“We wanted it to just be a normal thing, like if you were to go to a restaurant to have a glass of wine,” she told LAist. “We really want to normalize the idea of cannabis consumption and not make it abrasive or offensive. It’s classy.”
One thing Drummer doesn’t do at Lowell Cafe is cannabis-infused cuisine, although that’s how she got her start, experimenting with marijuana and food. “I’ve been doing pairings for a very long time. But prior to that, I was doing direct infusion. When I was first inspired to infuse food, it was because I was smelling the flavor profile of this California dream and it wanted to be something other than a brownie,” she says.
Drummer’s food is legit good but the most important thing about Lowell Cafe is that it provides people with a semi-public space where they can legally smoke marijuana.
The weirdest thing about being there is just seeing people smoking anything in a restaurant, period.
If you live in California, you probably only see that hazy relic when you travel out of state or to another country.
Aside from the quirks of ordering and paying for your weed and your food separately — yes, we still have some pretty restrictive legislation around cannabis — Lowell Cafe is aggressively normal, and that’s what the upscale face of progress looks like.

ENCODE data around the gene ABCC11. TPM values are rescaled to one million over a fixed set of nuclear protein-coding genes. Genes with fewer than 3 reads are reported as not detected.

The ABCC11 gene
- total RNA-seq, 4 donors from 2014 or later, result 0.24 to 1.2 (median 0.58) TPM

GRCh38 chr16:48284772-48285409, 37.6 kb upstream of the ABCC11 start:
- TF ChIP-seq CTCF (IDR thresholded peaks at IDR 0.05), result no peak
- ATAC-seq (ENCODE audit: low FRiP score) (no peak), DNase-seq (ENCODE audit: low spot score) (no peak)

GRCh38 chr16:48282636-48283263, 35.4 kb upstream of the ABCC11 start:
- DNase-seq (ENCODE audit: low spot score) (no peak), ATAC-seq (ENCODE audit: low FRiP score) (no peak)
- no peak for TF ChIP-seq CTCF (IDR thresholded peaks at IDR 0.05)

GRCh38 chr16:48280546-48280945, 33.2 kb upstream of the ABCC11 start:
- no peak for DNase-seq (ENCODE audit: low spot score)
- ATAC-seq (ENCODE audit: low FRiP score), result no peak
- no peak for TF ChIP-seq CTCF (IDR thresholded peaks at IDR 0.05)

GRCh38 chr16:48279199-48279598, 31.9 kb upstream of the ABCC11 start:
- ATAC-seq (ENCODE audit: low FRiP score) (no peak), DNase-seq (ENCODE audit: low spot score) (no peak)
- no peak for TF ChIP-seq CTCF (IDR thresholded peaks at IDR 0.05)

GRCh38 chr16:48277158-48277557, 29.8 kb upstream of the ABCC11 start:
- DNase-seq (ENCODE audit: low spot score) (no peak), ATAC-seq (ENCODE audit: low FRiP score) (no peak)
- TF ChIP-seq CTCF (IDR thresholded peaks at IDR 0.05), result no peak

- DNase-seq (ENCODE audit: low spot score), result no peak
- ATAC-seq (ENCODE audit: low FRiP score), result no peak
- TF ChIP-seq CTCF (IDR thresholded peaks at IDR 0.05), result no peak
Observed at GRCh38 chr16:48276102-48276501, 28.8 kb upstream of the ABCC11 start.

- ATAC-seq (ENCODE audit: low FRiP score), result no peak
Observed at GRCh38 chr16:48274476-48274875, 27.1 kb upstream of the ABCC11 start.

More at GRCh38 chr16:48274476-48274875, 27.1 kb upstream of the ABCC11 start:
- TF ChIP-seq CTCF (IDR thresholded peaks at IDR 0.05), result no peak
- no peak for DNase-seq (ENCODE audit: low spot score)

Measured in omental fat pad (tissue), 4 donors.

If you want to smoke marijuana and eat food at Lowell Cafe, here’s how it works:
Once you’re seated, you receive two menus, one for cannabis products and one for food.
On the former, you can pick from pre-rolled joints, pre-rolled cigarettes, edibles, cannabis infused teas and sparkling sodas, concentrates or loose weed (which you can smoke by renting a house bong; they’re cleaned and sterilized after each use).
The menu notes the percentage of THC in each product. A lot of the stock is from Lowell Farms, located in Santa Barbara, but the cafe also showcases other brands. If you want to bring and smoke your own weed, you can do that for a $20 “tokage” fee.
Don’t order more than you can smoke or consume on the premises because you can’t take your leftover cannabis products home with you. Besides, moderation is crucial. Our photographer spotted a patron who had passed out being carried out of the restaurant.
When you’ve decided what you want, a “budtender” comes to your table. They take your cannabis order and you pay for the THC right away, not at the end of the meal. Although we paid by credit card, you will need cash because the cafe can only “take a small number of debit card transactions.”
When your budtender returns with your goodies, they can even roll a joint for you.
Separately, a waiter comes and takes your order for food, which arrives after you’ve had time to enjoy your cannabis products. You pay for your food and drink at the end of your meal, just like in a “normal” restaurant.
One thing you can’t do here is drink alcohol.
California law forbids alcohol from being consumed in a business where cannabis is being consumed, so all the drinks are non-alcoholic. Vaping is also out. More than 1,000 people have beenk sickened and 18 people have died from a mysterious vaping-related lung disease, so Lowell Cafe is staying away from those products for now.